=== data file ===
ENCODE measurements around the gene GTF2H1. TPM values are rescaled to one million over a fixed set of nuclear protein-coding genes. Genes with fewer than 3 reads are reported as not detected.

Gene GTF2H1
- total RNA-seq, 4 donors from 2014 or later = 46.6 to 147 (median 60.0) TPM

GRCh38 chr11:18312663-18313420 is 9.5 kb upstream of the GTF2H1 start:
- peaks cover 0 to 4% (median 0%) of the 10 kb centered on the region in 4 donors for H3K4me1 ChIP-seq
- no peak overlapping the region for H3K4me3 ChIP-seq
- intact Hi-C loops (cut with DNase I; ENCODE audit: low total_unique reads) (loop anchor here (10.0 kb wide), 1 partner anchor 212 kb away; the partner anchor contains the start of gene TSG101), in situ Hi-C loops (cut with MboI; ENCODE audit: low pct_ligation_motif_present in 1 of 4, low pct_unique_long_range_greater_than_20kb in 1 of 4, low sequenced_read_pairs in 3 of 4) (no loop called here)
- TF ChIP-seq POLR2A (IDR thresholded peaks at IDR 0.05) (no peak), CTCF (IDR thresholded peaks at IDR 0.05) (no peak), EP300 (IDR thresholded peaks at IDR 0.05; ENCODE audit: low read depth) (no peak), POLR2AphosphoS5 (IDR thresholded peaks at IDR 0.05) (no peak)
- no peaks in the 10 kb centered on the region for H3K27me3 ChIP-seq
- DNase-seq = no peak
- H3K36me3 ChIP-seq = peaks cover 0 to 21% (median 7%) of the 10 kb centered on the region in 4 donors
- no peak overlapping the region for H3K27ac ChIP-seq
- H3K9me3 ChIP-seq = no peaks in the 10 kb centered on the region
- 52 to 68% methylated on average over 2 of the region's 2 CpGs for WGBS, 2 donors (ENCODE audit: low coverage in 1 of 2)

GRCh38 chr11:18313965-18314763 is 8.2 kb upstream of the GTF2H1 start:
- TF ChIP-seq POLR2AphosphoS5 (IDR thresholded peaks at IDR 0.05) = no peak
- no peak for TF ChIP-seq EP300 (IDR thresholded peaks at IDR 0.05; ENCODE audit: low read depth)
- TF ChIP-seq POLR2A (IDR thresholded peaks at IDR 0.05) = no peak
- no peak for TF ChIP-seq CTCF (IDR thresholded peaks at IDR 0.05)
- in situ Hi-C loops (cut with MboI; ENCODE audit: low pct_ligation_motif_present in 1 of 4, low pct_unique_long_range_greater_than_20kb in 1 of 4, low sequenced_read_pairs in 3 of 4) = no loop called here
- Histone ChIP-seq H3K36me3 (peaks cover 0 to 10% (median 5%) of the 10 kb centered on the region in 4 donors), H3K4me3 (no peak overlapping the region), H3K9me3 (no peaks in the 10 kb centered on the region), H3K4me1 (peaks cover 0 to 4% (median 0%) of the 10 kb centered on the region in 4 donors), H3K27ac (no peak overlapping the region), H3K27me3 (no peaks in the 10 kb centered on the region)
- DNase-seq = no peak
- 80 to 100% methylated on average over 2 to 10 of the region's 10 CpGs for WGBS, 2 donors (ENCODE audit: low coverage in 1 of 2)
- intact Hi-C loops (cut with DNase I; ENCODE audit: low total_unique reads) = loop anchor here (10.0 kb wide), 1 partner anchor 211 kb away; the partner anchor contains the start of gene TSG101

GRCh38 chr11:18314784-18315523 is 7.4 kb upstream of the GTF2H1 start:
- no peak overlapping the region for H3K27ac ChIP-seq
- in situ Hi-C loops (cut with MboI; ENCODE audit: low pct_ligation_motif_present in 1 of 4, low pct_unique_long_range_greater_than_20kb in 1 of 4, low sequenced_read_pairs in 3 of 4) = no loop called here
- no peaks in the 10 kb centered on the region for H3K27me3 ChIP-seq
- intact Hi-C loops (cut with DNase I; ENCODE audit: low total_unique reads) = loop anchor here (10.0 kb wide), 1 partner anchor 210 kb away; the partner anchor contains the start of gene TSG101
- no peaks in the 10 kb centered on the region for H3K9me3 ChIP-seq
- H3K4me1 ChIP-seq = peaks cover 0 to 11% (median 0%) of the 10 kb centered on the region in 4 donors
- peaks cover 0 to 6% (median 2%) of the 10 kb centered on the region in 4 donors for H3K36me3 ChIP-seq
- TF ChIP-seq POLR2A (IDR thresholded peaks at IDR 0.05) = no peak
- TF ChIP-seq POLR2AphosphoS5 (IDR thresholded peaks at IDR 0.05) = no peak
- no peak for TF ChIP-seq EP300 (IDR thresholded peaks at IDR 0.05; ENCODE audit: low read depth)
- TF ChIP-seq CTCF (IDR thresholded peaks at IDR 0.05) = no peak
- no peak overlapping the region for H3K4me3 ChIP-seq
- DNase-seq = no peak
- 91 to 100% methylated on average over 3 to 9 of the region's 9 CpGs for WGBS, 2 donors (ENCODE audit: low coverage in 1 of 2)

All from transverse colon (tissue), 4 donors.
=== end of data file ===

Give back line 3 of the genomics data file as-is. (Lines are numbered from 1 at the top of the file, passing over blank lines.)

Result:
- total RNA-seq, 4 donors from 2014 or later = 46.6 to 147 (median 60.0) TPM